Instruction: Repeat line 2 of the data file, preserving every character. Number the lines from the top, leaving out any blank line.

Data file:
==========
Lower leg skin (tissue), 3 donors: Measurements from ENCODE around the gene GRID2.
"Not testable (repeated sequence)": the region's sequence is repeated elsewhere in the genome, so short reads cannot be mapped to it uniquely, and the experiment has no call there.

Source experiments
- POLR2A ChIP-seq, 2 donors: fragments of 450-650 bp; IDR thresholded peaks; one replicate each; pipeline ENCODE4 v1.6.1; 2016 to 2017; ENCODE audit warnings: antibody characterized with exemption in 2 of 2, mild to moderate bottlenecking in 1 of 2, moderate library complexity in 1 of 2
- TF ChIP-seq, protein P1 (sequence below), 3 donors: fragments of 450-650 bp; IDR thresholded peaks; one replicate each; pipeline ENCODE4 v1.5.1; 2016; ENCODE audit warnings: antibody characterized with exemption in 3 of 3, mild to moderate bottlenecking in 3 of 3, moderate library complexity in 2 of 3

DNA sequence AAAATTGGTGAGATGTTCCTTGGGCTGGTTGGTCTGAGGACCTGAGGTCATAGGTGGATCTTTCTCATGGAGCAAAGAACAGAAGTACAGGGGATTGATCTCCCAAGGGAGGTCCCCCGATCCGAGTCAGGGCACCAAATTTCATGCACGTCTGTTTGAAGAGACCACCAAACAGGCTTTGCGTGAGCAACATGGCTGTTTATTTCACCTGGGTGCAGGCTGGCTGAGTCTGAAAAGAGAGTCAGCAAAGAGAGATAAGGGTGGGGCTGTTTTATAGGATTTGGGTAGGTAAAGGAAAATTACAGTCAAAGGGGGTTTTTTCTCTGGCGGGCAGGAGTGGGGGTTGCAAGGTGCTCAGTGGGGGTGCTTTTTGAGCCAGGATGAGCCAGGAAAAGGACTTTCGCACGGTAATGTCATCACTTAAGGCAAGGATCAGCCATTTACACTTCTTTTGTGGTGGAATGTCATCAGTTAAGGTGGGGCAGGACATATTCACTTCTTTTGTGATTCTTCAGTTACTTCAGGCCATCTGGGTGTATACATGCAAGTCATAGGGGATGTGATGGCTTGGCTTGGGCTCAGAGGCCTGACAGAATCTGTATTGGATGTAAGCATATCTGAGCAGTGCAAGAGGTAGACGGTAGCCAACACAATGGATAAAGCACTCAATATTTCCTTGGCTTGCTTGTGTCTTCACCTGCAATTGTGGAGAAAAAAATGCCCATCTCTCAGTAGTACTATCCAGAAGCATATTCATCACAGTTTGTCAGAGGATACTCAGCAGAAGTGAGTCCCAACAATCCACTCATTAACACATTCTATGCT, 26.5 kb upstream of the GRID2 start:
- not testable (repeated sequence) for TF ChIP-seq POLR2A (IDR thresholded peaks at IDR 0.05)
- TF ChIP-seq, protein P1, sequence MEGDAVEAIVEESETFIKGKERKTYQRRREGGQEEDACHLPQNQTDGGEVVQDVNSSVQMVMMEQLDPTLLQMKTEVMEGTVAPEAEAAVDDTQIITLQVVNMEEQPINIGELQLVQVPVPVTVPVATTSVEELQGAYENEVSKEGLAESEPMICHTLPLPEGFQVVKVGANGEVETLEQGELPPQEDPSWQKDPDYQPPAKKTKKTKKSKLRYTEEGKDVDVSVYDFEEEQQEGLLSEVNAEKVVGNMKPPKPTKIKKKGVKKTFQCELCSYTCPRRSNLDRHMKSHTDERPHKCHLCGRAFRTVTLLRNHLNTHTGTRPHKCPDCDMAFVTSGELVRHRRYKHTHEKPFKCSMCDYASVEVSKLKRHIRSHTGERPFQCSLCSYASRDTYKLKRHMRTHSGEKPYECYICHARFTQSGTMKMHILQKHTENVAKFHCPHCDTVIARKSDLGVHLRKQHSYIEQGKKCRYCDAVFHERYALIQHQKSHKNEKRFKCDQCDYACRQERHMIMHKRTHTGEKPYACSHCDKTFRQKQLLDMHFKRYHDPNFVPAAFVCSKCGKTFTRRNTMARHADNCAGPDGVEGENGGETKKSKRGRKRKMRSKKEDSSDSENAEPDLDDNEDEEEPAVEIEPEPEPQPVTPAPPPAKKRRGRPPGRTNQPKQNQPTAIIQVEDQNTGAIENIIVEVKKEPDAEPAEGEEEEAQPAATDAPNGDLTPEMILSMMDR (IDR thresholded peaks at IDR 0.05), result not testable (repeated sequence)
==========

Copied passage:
"Not testable (repeated sequence)": the region's sequence is repeated elsewhere in the genome, so short reads cannot be mapped to it uniquely, and the experiment has no call there.